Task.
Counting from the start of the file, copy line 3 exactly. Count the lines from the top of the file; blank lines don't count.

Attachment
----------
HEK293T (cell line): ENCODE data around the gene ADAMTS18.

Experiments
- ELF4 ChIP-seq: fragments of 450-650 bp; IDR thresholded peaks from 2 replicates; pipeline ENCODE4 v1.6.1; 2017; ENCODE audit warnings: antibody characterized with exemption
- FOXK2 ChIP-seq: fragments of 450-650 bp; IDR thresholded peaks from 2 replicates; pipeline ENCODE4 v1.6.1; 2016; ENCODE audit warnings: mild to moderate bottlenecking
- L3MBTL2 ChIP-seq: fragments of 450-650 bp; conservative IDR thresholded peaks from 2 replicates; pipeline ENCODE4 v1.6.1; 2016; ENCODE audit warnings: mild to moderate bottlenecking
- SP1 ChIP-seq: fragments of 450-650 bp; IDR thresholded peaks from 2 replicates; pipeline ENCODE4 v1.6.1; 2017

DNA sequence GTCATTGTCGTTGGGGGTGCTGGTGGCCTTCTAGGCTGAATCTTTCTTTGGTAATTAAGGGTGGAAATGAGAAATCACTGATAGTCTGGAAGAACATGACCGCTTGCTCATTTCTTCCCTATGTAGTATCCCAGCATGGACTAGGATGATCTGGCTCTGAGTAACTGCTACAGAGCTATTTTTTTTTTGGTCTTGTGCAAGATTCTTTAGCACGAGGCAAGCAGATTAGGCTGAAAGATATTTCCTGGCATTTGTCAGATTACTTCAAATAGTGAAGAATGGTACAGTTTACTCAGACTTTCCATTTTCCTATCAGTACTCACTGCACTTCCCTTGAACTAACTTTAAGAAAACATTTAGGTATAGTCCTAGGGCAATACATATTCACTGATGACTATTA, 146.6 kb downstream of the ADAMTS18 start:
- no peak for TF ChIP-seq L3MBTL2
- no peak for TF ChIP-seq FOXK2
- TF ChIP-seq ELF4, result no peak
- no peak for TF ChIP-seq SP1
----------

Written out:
- ELF4 ChIP-seq: fragments of 450-650 bp; IDR thresholded peaks from 2 replicates; pipeline ENCODE4 v1.6.1; 2017; ENCODE audit warnings: antibody characterized with exemption